Moreover–a larger hammerhead shroud and solid augmentation means that–volume wise–Pyrious beats Falcon.

    Play that up.

    Screw reusability.

  • James

    “Aerojet Rocketdyne and Dynetics have been collaborating on large engine programs for the past three years. Most recently, the companies performed testing of additive manufacturing, or 3-D printing, for a key component of a one million pound thrust booster engine as part of the Space Launch System (SLS) Advanced Booster Engineering Demonstration and/or Risk Reduction (ABEDRR) contract.” From: ‘Aerojet Rocketdyne Names Dynetics as Key AR1 Engine Team Member’
    Feb. 29, 2016 At: http://rocket.com/article/aerojet-rocketdyne-names-dynetics-key-ar1-engine-team-member

    Reuse could eventually be seen as a latent or add-on feature for any launcher’s 1st and 2nd stages that would of course also greatly reduce the LEO payload.

    Large kerolox boosters mean the evolved SLS’s payload to LEO could eventually become huge.

    Very large expandable B330 type of habs on the Moon could become doable by launches of an evolved SLS. Bury the habs under 6 meters of lunar dust and small rocks and we could protect astronauts from GCR caused health problems and enable a permanent lunar ISRU colony.

  • Tracy the Troll

    Lets not for get that the Centaur second stage will be replaced by the more powerful ACES in 2023. This will have onboard refueling capability and robotic platform construction capability making it a reusable system after primary cargo placement. This may very well become ULA’s bread and butter as SpaceX takes control of the reusable launch market.

    • James

      Tracy the Troll –

      ORBITAL ATK has over 30 years of large reusable booster know-how.

      BLUE ORIGIN also has lots of useful reusable launcher know-how.

      BLUE ORIGIN and ORBITAL ATK could be around and have successful launchers for many decades.

      “SpaceX” may have a hard time COMPETING WITH nonreusable launchers made by INDIA and others.

      INDIA, and many others, could also eventually have large reusable launchers.

      Note:

      “Twenty years ago, 75 percent of the world’s launch capability was manufactured in the U.S. Today, less than 25 percent is. Fifteen years ago, 75 percent of the world’s satellites were manufactured in the U.S. Today, less than 20 percent are.”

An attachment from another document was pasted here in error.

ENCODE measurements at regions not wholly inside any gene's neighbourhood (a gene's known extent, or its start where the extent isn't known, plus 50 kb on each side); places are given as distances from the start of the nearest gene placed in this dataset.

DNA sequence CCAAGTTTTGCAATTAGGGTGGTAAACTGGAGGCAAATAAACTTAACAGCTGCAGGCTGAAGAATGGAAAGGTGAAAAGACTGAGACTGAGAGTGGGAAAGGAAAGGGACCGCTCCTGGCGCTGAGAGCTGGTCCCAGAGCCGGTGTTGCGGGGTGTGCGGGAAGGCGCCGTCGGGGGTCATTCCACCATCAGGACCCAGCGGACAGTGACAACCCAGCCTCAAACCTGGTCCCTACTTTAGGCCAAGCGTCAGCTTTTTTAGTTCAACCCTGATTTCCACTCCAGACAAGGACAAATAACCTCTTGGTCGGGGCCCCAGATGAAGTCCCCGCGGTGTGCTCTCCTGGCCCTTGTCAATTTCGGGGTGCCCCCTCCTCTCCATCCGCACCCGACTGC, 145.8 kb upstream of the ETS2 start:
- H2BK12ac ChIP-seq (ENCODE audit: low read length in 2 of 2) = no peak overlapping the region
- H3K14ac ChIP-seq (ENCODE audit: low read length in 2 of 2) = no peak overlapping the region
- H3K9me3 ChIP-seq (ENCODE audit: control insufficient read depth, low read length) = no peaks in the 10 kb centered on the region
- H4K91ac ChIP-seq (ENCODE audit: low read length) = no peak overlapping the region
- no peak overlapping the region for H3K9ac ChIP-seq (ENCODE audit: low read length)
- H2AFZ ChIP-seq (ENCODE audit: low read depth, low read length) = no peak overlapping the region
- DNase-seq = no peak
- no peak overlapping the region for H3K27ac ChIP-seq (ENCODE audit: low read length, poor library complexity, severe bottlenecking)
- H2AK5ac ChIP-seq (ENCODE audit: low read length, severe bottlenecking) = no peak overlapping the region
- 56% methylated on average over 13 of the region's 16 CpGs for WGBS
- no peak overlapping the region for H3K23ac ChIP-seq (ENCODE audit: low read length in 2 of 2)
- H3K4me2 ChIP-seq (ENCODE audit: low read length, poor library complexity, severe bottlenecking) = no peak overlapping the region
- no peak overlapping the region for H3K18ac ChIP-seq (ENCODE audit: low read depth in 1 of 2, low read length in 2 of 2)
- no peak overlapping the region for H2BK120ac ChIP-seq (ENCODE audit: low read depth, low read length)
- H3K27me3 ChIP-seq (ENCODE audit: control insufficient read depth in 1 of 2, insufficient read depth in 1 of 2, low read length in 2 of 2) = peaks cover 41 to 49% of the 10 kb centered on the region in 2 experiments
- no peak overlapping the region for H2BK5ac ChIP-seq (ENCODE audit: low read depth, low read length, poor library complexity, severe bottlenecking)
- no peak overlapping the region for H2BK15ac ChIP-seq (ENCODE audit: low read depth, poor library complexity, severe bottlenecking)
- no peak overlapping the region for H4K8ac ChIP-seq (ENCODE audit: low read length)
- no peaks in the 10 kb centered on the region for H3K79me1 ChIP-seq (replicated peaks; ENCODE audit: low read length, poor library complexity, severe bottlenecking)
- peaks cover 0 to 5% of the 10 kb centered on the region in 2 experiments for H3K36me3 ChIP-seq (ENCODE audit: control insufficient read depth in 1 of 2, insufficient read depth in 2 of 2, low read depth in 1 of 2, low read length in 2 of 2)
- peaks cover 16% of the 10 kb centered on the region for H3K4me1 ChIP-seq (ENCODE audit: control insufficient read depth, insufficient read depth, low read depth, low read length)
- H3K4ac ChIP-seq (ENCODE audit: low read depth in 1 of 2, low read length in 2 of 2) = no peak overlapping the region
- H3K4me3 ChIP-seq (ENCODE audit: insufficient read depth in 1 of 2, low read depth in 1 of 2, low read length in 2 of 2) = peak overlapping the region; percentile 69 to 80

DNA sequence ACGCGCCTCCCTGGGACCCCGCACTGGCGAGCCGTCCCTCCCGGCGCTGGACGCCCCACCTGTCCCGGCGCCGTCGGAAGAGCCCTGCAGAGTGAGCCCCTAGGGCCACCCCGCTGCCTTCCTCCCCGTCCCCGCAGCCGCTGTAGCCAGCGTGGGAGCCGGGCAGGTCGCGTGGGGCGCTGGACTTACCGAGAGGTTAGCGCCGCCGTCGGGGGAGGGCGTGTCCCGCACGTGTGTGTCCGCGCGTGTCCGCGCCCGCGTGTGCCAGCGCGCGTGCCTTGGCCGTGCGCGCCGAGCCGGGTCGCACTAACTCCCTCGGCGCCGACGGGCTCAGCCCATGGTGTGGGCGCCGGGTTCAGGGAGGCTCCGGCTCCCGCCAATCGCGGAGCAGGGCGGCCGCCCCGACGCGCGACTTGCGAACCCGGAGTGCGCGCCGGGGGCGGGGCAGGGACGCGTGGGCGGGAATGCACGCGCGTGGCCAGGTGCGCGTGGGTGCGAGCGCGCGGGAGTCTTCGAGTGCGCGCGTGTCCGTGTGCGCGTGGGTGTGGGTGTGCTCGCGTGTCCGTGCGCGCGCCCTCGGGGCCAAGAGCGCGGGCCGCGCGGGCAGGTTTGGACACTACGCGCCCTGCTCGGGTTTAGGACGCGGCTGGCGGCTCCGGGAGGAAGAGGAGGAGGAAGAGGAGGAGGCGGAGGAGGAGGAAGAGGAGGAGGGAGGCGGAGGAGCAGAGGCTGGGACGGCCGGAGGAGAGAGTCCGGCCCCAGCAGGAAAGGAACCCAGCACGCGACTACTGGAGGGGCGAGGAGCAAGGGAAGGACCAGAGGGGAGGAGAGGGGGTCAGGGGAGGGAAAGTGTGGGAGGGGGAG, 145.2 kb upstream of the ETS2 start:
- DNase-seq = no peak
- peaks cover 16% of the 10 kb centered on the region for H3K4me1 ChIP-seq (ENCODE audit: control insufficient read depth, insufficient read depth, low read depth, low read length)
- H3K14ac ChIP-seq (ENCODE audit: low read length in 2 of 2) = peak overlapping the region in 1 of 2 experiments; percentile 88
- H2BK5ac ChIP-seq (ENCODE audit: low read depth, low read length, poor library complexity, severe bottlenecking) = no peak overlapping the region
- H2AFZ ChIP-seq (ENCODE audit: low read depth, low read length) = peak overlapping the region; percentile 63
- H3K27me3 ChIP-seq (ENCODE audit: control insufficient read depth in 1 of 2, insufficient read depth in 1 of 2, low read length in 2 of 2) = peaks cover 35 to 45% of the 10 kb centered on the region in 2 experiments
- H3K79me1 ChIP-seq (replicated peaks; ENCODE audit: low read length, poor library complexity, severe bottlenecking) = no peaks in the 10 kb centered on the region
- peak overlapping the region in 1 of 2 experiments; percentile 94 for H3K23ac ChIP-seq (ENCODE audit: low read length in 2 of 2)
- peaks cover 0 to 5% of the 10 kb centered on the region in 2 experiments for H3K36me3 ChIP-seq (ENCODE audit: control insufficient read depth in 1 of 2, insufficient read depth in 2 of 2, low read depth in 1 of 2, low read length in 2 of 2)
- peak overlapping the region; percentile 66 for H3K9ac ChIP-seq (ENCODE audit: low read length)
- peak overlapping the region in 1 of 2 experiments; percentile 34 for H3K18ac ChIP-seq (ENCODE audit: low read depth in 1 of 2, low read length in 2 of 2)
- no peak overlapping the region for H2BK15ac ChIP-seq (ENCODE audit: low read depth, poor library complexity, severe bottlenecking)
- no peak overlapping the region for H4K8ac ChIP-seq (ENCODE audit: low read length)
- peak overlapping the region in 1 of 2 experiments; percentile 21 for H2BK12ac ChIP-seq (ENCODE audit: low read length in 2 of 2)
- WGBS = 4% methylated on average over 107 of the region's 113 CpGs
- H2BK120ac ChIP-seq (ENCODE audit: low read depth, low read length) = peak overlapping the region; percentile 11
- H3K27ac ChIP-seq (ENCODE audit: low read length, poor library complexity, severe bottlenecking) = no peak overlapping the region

From: ‘The Politics of Space Exploration’ By “Leroy Chiao Former NASA Astronaut and ISS Commander” and “Elliot Pulham CEO of the Space Foundation” 3/23/2016
      At: http://www.huffingtonpost.com/leroy-chiao/the-politics-of-space-exp_b_9532278.html

      And: ‘India says PSLV launches generated $101 million in commercial launch fees 2013-2015’
      by Peter B. de Selding March 30, 2016 At: http://spacenews.com/indias-government-says-pslv-launches-generated-101-million-in-commercial-launch-fees-2013-2015/#sthash.Lwv4mPfK.dpuf

      Probably the Europeans understand reusable launchers. Perhaps we shouldn’t count them out of the reusable or nonreusable launcher game.

      Future B330 habs, and other payloads, headed for LEO and to the Moon, Mars, and Ceres need to have lots of launcher OPTIONS.

      • Tracy the Troll

        James,
        I have a gut feeling that rather than compete with each other, SpaceX and ULA will become partners of a sort with SpaceX securing the launch business and ULA taking the 2nd stage and on orbit assembly market. Once SpaceX starts ramping up first stages surpluses I expect their costs to fall much lower than $30M.

      • Tracy the Troll

        James,
        Additionally problem that SpaceX causes for the rest of the market place is the level of automation that SpaceX will introduce in operations that results in saving time with fewer personnel..

        • James

          The government ‘managed’ launcher marketplace can be automated by everyone.

          SpaceX’s growth has depended a lot on the transfer of the American taxpayer/NASA’s Intellectual Property, money, and even the enormous NATIONAL HISTORIC SITE known as Launch Pad 39A. And that means that maybe another country or two, or even ten, could choose to do the same ‘favors’ for a ‘beloved’ ‘local’ launch company.

          The governments of JAPAN, CHINA, INDIA, RUSSIA, EUROPE, SOUTH KOREA, BRAZIL, IRAN, NEW ZEALAND, AUSTRALIA, and others could copy the same ‘cozy’ SpaceX-USA taxpayer/NASA ‘model’.